Each Labor Day in the modern era, we have barbecues and give lip service to American workers, without really thinking about the sacrifices that they actually made just a couple of generations ago to ensure a decent and prosperous future for their children and grandchildren. This Labor Day weekend, let's actually remember everything that the labor movement has done to protect employee health and safety over the past century. Remember, for example, the Triangle Shirtwaist Fire over 100 years ago and its aftermath.
In March 1911, a fire swept through the Triangle Shirtwaist Factory in Greenwich Village, New York City, killing 146 employees. Most were young women who had come to the U.S. from Europe in search of a better life. This horrific fire, fueled by locked doors and inadequate fire escapes, proved to be a national wake-up call regarding workplace safety standards, and helped end the indignities and exploitation that many employees of that period were forced to endure.
After the fire, the Ladies Garment Workers Union (LGWU) led protests for improved safety conditions, higher wages, shorter hours and extra pay for overtime. Protests like these paved the way for the successes of the modern-day labor movement, such as the 40-hour work week, overtime benefits, sick leave, health benefits, child labor laws, and workplace safety standards that all of us take for granted today.
Ironically, as we celebrate Labor Day this weekend, NTEU Chapter 293 is continuing to fight for workplace health and safety programs here at the SEC--currently in the form of COVID-19 protections, including employee choice on return to work during the pandemic and administrative leave flexibility for employees with dependents.
The administrative leave program was set up by the union and former SEC Chair Jay Clayton during the Trump administration. It is intended primarily to assist young parents who are required to care for dependents while they work remotely during the global pandemic emergency. It is important to note the context for this agreement. A fact that is not widely known is that, due to the closure of the SEC's offices across the country back in 2020, the union could have demanded that such parents be placed on 100% weather and safety leave for as long as they had their dependent children at home during the pandemic--which is what the CBA requires in the event of an office closure for safety reasons (such as a blizzard or hurricane). Indeed, under the CBA, parents are not supposed to be caring for dependents while they work remotely. The union compromised on this issue with Chair Clayton, understanding that when the parties negotiated the CBA, nobody anticipated a global pandemic lasting for many months with dependent children stuck at home for substantial periods of time.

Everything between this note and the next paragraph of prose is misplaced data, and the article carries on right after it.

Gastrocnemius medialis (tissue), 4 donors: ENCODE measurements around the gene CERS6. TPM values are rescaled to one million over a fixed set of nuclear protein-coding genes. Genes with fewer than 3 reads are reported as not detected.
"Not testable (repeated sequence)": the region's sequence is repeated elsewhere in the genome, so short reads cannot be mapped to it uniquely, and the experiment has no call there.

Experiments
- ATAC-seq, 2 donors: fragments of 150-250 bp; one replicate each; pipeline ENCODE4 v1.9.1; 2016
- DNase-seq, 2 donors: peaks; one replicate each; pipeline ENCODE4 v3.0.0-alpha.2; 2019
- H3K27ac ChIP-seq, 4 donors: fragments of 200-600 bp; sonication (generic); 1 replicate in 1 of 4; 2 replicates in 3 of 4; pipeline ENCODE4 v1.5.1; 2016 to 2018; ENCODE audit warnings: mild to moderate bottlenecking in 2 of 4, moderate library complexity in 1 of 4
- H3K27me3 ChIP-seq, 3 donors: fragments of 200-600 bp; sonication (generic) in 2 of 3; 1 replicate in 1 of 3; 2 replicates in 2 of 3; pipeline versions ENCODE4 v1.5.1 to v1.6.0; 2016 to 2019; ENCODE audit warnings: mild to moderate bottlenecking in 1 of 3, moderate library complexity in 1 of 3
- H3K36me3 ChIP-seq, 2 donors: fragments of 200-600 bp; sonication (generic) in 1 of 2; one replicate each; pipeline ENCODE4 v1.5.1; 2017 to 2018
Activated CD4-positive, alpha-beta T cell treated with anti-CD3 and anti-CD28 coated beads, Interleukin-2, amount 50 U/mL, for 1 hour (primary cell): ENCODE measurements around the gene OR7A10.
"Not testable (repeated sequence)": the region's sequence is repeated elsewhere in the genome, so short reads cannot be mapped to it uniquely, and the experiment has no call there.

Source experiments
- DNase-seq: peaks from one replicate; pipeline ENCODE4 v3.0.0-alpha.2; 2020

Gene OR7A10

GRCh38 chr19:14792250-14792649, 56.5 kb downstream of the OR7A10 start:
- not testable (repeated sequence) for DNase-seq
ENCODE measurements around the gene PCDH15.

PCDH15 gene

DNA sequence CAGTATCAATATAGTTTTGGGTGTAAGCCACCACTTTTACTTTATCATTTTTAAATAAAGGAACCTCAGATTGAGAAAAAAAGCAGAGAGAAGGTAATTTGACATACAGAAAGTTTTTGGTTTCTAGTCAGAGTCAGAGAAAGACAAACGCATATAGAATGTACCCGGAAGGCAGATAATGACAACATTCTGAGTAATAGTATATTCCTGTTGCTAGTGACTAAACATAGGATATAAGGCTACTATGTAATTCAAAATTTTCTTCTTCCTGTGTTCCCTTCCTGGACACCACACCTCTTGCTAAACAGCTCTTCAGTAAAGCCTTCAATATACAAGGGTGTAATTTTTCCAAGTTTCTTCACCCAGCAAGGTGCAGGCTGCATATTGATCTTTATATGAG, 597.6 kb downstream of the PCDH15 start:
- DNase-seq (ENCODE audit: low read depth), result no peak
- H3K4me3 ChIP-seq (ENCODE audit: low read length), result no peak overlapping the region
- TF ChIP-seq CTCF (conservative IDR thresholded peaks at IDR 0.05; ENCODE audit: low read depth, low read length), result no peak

Today, Chair Gensler is on the verge of canceling this pandemic safety protocol, even though, on any given day, hundreds of SEC employees and their families benefit from it while it only impacts about 3%-4% of total staff time. While SEC offices remain effectively closed and many parents still have to care for their dependents, he is unilaterally terminating this scheduling flexibility that has been a lifeline for them over the past year.
This week, as the Delta variant continues its swift spread across America, and children under age 12 continue to be ineligible for vaccination, these parents in our extended SEC family are facing daycare and school closures, quarantines and aftercare enrollment restrictions, with no alternative childcare arrangements available to them. Chair Gensler's decision to terminate this workplace flexibility on September 7, 2021, the day that SEC employees all return to work after Labor Day weekend in the midst of the latest pandemic surge, completely ignores the health and safety reality that these employees face as the fall begins. We continue to hope that Chair Gensler will reconsider this callous and tone deaf decision, and we are seeking an immediate hearing on the issue by the Federal Mediation and Conciliation Service.
Thanks, have a good weekend.